(Adds details, quotes)
By Michael Hirtzer
CHICAGO, March 6 Leading U.S. ethanol maker POET
Biorefining, in a rare move, is bidding for soft red winter
wheat (SRW) at an Indiana facility as supplies of corn, the main
feedstock in ethanol production, shrink to the smallest in 17
Privately held POET, the country's No. 2 ethanol maker
behind Archer Daniels Midland Co, said on its website
that it was bidding to buy soft red winter wheat (SRW). The
wheat is typically milled into flour for crackers and biscuits
but can produce enough starch to offer at least limited
substitution for corn as a feedstock for ethanol, industry
"Most POET plants have the ability to process additional
feedstocks such as wheat or sorghum along with corn, and they
will do so if it makes sense in the local markets. Being able to
use multiple feedstocks can help manage costs and balance those
markets," James Moe, president of POET's design and construction
and plant management, said in an email to Reuters.
Corn is the main feedstock in ethanol production, but U.S.
supplies at the end of this summer are forecast to be the
smallest in 17 years after drought diminished last summer's
harvest and drove prices to record highs. SRW wheat, a variety
grown primarily in the eastern U.S. Midwest, in contrast, is
both easier to get and cheaper than corn now.
At POET's facility in Portland, in central Indiana near the
border of Ohio, its grain buyers were bidding $7.44 per bushel
for corn and $6.85 for wheat, according to POET's website.
The Portland plant typically consumes 24 million bushels of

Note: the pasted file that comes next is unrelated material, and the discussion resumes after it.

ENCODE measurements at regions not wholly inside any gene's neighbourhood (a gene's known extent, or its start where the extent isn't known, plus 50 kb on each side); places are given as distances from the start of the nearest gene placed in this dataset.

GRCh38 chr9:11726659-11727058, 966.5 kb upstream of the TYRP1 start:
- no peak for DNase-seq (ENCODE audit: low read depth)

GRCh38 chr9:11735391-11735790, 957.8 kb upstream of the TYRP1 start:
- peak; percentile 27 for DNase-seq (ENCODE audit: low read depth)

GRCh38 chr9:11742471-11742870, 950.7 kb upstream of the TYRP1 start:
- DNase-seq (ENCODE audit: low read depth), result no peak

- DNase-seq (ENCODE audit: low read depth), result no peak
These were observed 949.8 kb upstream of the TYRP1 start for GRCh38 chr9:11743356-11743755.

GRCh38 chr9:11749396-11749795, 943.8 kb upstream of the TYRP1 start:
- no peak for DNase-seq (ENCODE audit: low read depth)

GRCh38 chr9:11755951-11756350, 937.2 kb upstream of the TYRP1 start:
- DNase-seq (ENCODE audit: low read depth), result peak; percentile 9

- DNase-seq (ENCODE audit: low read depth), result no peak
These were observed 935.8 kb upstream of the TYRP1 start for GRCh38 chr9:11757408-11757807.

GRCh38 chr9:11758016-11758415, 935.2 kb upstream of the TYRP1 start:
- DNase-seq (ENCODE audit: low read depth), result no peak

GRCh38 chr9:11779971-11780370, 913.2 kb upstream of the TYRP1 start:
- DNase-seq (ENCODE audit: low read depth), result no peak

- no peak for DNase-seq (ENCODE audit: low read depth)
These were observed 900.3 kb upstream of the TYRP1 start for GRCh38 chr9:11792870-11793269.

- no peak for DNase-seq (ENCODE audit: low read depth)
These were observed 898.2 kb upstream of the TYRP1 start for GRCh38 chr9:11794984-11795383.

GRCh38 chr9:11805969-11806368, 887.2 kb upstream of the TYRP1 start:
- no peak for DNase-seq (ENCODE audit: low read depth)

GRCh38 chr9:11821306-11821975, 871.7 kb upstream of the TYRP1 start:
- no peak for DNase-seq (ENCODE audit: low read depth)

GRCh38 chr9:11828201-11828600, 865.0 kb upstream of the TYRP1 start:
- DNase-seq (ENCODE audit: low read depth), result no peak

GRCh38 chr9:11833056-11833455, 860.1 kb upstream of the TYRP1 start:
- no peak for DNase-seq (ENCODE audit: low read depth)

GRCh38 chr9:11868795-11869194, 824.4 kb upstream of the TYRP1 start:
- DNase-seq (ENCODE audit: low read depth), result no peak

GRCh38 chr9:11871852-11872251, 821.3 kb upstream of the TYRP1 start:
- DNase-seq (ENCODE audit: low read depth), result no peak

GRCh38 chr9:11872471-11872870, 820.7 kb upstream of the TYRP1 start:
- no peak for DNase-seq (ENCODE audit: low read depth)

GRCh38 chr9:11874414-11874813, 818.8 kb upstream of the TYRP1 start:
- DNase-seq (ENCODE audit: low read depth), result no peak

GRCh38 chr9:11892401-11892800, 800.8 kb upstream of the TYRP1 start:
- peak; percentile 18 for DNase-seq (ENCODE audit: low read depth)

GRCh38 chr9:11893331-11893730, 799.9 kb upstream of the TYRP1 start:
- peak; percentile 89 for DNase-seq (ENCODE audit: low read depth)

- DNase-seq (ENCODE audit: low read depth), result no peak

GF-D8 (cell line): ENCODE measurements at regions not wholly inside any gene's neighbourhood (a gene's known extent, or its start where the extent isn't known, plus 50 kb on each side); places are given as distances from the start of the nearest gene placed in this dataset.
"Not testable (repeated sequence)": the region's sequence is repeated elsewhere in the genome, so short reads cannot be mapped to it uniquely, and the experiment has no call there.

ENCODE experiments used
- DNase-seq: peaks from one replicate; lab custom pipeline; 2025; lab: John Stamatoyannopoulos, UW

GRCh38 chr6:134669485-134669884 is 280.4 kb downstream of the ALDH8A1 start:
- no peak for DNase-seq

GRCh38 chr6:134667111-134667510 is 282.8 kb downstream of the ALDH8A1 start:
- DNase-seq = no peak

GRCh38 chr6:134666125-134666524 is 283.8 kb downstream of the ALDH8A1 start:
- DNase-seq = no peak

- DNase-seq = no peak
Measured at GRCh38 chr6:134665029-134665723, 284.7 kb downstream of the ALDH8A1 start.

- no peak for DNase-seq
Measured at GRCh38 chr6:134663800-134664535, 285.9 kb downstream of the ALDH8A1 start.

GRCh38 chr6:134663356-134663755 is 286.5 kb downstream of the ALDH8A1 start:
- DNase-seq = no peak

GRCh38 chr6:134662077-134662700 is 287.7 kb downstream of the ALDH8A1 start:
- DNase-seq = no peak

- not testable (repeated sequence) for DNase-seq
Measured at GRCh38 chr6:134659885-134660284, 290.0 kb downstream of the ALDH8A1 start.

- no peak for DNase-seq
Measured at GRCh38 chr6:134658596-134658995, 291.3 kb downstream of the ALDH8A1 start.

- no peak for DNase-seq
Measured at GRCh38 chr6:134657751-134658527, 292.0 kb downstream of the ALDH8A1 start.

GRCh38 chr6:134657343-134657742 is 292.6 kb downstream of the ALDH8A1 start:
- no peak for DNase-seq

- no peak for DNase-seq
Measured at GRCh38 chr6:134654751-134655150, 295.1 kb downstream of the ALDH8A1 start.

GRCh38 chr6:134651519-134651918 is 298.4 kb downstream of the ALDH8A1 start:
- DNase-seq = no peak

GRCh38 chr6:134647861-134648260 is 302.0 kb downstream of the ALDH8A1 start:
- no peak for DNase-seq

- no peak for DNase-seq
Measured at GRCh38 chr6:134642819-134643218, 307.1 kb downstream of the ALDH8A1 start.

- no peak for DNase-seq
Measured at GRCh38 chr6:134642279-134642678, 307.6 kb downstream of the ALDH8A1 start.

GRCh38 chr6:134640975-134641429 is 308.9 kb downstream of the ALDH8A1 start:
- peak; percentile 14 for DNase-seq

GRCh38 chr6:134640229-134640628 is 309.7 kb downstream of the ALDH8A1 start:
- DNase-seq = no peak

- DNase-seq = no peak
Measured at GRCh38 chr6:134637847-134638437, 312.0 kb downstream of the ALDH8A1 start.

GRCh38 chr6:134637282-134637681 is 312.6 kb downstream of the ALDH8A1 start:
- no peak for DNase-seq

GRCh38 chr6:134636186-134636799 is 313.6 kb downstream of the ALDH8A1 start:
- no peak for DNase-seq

corn to produce 68 million gallons of ethanol per year,
according to the company.
POET appears to be the only major ethanol producer using
wheat now, as other producers have said it is not yet a good
option for them.
Analysts and industry experts said using wheat is usually
only a temporary solution for ethanol plants designed for corn.
Most facilities produce a byproduct called distiller's grains
that is sold as animal feed as well as other byproducts that
include corn oil. Using wheat as the feedstock alters the
Ethanol industry experts said producers could typically
blend 10 to 20 percent of wheat with corn as the feedstock mix
for production without requiring significant equipment
alterations and changes in yeast and enzymes.
Availability and pricing and quality of corn drive whether
or not bringing wheat into the mix is cost effective.
Industry players said plants located in areas where the corn
crop was hard hit by a toxic mold condition known as aflatoxin
have more incentive to look to wheat because bringing corn in
from outlying areas where aflatoxin is not a problem adds to
Still, many ethanol makers, including the top U.S. ethanol
producer ADM said they have no plans to use wheat to make
Valero Renewable Fuels Co., a unit of Valero Energy
, said they are not looking to use wheat at all right now
as they focus on boosting revenues from corn-based byproducts,
particularly corn oil.
Neill McKinstray, president of the ethanol group of The
Andersons, which operates four plants with 350 million gallons
of capacity said: "It doesn't work for us today."
(Additional reporting by Mark Weinraub, Sam Nelson and Karl
Plume in Chicago, Carey Gillam in Kansas City.; Editing by
Gerald E. McCormick and Bob Burgdorfer)